December 20
Ceremony of Carols (Benjamin Britten) & Dancing Day (John Rutter)
St. Thomas Church Fifth Avenue
Details>>

St. Thomas serves up a pair of works for boys' voices.  Benjamin Britten's A Ceremony of Carols is a set of nine carols based on texts by anonymous 15th and 16th century writers, while John Rutter's Dancing Day is a cycle of traditional Christmas Carols, also dating back several hundred years. John Scott directs.

December 22
"Mangia! - Holiday Music That Tastes Like Italy"
Carnegie Hall
Details>>

The St. Cecilia's Chorus, New York's oldest amateur chorus, has long been a December visitor at Carnegie Hall, where it usually serves up helpings of J.S. Bach. This year, however, the group shifts gears to offer a program of Italian-flavored repertoire. Vivaldi’s Gloria and Three Motets by Isabella Leonarda will be played along with two recent works: A setting of Handel’s Messiah text by former Juilliard president Peter Mennin (born Mennini), and a new work by the New Jersey-based composer Raphael Fusco.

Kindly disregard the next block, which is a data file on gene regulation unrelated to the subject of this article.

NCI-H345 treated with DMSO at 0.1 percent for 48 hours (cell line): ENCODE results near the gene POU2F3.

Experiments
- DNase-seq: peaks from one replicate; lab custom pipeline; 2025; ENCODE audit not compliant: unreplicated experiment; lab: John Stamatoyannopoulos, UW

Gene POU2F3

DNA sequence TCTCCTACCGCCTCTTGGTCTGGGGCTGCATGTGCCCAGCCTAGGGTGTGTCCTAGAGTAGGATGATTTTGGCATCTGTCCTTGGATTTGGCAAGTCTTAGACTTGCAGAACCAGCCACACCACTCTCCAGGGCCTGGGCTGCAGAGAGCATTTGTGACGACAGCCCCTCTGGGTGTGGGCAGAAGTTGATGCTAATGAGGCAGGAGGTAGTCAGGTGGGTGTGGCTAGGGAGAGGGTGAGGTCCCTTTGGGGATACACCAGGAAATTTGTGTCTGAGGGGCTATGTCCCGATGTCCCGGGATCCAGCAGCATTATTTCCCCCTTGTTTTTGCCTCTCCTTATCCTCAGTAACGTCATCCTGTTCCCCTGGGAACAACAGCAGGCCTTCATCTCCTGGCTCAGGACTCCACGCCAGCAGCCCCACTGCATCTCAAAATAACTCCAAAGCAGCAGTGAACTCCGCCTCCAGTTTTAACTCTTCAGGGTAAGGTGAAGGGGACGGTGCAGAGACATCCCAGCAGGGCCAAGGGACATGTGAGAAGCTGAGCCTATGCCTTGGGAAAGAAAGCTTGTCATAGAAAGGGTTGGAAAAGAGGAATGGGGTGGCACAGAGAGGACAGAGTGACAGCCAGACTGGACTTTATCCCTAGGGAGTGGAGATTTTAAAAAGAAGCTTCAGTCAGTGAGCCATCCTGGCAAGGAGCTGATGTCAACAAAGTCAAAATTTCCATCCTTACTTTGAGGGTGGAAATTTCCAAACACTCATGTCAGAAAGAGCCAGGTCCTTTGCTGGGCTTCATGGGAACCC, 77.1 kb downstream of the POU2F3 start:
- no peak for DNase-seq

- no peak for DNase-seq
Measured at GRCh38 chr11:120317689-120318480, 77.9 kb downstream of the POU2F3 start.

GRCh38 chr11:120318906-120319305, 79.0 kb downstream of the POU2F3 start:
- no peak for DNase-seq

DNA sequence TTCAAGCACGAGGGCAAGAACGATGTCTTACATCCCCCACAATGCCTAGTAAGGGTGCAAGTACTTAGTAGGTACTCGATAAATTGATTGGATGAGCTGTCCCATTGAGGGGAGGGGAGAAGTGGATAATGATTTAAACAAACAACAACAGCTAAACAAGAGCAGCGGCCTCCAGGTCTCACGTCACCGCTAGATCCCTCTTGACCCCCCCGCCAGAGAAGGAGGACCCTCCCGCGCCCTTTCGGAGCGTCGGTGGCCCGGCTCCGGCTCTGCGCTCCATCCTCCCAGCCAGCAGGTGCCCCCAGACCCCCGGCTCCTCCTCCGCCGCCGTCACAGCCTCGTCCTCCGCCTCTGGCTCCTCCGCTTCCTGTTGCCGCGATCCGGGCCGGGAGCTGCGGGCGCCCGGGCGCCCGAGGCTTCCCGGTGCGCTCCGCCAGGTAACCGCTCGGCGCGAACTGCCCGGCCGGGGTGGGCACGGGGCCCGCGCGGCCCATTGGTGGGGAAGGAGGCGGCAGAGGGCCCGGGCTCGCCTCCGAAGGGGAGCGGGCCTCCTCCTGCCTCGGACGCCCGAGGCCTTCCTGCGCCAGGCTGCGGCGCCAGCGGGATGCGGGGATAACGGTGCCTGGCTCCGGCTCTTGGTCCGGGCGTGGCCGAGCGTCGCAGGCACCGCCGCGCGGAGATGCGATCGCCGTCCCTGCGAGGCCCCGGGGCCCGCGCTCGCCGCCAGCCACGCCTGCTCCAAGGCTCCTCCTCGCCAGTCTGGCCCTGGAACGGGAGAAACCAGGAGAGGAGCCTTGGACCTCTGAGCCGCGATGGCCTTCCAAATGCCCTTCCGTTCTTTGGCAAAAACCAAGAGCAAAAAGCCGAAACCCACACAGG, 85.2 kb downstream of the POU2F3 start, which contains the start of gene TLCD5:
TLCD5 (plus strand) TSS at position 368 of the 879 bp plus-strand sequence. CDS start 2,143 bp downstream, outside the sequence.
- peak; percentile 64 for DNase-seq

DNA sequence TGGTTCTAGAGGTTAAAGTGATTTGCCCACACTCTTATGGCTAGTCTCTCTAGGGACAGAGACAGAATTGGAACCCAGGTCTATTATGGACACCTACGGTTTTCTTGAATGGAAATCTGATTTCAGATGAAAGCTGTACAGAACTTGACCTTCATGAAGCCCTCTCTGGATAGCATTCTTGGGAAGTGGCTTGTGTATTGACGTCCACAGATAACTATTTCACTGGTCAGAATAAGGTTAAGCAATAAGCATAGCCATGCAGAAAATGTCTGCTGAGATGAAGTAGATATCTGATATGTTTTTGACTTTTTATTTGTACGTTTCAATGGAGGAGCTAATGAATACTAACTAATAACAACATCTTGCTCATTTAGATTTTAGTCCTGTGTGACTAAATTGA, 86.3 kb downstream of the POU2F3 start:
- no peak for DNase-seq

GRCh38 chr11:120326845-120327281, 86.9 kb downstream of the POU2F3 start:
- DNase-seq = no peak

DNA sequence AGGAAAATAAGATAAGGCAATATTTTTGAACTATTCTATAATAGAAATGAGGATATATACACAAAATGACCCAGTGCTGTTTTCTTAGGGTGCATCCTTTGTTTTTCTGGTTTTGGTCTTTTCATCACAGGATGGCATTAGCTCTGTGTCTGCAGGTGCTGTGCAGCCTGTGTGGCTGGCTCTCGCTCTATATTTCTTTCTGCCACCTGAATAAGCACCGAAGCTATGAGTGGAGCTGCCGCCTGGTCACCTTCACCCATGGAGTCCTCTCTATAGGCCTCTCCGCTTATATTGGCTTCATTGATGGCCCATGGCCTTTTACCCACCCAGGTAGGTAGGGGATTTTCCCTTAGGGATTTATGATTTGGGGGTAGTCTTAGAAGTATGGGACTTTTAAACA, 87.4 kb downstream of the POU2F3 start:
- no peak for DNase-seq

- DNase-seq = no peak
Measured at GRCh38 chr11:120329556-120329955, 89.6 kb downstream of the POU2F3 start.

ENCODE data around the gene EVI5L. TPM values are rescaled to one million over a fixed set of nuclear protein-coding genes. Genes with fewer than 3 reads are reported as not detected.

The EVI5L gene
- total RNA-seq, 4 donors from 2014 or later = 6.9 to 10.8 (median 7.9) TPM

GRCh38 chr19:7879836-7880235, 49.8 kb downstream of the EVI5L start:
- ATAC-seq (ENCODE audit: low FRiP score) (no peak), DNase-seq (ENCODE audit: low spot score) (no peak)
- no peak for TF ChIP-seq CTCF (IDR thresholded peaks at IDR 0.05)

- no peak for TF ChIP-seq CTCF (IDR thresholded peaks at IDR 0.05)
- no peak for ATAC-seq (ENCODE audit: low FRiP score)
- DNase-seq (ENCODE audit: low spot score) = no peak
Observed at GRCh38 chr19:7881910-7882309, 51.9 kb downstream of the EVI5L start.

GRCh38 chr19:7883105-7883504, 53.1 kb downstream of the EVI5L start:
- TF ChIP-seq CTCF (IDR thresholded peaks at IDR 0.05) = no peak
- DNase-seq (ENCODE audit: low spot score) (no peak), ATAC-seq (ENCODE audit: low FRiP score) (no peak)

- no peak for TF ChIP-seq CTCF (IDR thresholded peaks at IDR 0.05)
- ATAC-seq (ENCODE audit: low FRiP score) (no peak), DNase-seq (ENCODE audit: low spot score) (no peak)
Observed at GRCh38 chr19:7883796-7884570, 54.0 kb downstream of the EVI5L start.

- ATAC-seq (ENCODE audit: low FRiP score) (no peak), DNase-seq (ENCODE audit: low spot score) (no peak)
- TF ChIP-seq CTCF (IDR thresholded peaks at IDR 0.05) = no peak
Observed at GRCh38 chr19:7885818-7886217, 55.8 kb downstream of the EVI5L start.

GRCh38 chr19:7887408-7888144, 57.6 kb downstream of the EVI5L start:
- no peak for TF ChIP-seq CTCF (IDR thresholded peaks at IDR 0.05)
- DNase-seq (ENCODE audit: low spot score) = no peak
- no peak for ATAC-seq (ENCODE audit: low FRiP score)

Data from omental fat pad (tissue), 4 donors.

December 23
Lionheart
The Cloisters, New York
Details>>

This early-music vocal sextet has assembled several medieval Christmas programs over the years, each focusing on the hymns, motets and carols of a particular country. This year’s offering is “Tydings Trew: Feasts of Christmas in Medieval England,” a program the group has also recorded. The Cloisters museum in Upper Manhattan provides an ambient backdrop.

 

December 24
Bargemusic’s Christmas Eve Special
Details>>

Steven Beck boards the barge with J.S. Bach's Goldberg Variations in hand. While tickets aren’t cheap, at $75, the admission fee includes sparkling cider and assorted dessert goodies as well as the stunning backdrop of Lower Manhattan.

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Comments [4]

Kenneth Bennett Lane, Lake Hiawatha, NJ from Richard Wagner Music Drama Institute, Boonton, NJ